Sharp, whose best career finish is a tie for seventh place, contended well through three rounds at the Farr Classic last year before ultimately finishing in a tie for 28th place with an seesaw line of 65-74-67-78 284. She was tied for second after 18 holes and in fourth place after 54.

I guess there was a sign that we were getting closer last year, Tami said. After one of the rounds Alena was in some pain with a sore elbow. I asked her what she was going to do for it, and she said, I don t know, you re the mom. What do you think? So, we put a bag of frozen corn on it and she was good to go.

Lynch and Sharp s relationship only continued to grow after Lynch began battling cancer.

In January of 2003, she was diagnosed with colon cancer, After surgery and months of chemotherapy treatment, she beat it into remission.

In April of 2007, she was diagnosed with breast cancer. After lumpectomy surgery and radiation therapy, she now appears to have halted this attack as well.

I just reached five years on the colon cancer, Lynch said, so that s a good sign. If God s willing and the creek don t rise, I should be OK. Early detection is the key, and I am a true cheerleader for that.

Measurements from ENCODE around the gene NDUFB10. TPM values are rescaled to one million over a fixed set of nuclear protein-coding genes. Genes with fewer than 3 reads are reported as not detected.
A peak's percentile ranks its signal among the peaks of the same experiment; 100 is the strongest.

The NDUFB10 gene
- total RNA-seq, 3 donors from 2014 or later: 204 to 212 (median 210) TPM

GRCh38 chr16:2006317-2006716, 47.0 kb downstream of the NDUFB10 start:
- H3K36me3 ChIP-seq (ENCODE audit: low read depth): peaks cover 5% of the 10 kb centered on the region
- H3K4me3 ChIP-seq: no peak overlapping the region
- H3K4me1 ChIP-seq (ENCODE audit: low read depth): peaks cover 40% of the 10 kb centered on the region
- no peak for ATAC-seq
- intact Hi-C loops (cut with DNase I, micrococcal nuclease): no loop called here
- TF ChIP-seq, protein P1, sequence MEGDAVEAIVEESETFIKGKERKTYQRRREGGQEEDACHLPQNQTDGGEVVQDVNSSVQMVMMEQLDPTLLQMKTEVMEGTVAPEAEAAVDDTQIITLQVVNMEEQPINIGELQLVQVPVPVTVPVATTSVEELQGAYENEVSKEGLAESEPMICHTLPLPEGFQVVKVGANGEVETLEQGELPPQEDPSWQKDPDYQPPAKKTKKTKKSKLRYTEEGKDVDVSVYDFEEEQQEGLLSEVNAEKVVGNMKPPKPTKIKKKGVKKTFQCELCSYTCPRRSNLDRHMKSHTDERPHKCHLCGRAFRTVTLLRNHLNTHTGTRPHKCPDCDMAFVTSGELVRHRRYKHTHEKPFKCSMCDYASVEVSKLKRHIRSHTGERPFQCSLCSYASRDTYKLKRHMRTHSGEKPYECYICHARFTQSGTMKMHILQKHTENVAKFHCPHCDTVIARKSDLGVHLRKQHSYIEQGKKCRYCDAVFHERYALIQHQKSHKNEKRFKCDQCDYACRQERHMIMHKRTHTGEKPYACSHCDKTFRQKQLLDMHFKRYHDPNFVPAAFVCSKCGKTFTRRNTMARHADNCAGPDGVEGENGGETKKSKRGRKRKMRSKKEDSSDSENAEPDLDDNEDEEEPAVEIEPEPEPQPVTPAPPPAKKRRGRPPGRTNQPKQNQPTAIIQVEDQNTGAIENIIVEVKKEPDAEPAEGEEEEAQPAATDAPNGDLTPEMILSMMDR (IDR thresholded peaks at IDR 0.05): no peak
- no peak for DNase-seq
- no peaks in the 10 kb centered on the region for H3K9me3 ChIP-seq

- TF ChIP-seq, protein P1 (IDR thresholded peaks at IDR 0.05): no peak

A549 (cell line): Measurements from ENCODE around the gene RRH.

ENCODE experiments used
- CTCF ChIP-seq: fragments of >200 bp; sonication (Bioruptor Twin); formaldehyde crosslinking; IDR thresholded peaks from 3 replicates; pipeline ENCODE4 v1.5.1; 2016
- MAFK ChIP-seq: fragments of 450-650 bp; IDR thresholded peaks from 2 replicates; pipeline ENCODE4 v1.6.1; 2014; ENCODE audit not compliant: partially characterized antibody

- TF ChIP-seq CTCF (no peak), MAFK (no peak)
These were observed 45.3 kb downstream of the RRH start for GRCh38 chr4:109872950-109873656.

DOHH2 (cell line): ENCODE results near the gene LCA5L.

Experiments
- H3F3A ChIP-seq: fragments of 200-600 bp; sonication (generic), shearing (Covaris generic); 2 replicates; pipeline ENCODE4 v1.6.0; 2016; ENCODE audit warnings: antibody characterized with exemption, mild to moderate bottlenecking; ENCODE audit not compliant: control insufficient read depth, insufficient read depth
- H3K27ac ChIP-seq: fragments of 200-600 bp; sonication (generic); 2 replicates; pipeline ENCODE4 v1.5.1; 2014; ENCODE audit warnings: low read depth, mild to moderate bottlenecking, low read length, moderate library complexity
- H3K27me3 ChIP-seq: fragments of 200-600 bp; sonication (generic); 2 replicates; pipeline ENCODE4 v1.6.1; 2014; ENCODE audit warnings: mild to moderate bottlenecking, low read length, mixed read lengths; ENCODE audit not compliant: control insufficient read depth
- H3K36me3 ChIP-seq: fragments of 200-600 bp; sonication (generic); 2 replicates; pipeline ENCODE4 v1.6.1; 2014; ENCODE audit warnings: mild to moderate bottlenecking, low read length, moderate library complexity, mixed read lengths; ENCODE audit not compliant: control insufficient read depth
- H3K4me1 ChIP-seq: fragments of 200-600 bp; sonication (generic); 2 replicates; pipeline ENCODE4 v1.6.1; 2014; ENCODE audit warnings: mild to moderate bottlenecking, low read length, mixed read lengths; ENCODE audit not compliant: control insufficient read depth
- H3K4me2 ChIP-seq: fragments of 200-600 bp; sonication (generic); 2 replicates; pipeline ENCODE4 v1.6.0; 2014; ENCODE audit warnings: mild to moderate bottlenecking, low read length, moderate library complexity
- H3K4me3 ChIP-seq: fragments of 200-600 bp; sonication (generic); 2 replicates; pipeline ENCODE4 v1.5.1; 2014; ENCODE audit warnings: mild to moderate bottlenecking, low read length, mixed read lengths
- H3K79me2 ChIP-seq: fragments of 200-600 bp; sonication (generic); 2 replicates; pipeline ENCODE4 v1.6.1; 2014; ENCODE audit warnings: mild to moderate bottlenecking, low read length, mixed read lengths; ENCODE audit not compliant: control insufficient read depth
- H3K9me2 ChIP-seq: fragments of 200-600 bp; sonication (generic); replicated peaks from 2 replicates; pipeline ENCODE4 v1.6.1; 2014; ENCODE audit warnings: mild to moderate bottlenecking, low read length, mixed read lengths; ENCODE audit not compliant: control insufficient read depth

I definitely feel fortunate about my life. I knew, right from the beginning, that I could either wallow in my own despair, or use my positive energy to help keep me healthy.

This viewpoint has served her well, according to her husband.

Tami takes it in stride and she has such a great attitude about it, Ken Lynch said. Her thinking is, Let s just get over whatever it is and move on. We ll do what we have to do and keep going.

That s made it pretty easy for me.

The goal for Tami is simple.

I have two kids that I want to see grow up, she said, and I don t want this to slow me down. I was thankful that I was able to drive myself to my treatments and walk in and walk out. There are a lot of cancer patients who aren t able to do that, and a lot of them don t have the support system that I ve had. I feel very fortunate; very blessed.

Blessed, but not out of the woods.

You go into every checkup with a little bit of trepidation, Tami said. You wonder and you wait, and you try not to obsess about it. I have incisions all over my torso, but they re a reminder that I m still here.

For Sharp, primarily because the disease found her a friend or Toledo mom, as she calls Tami it has become a mission.

Earlier this year she was named by the Royal Canadian Golf Association as its 2008 Ambassador for the RCGA Golf Fore the Cure program, a national fund-raising initiative for breast cancer research. To date, the program has raised over $1 million in less than two years.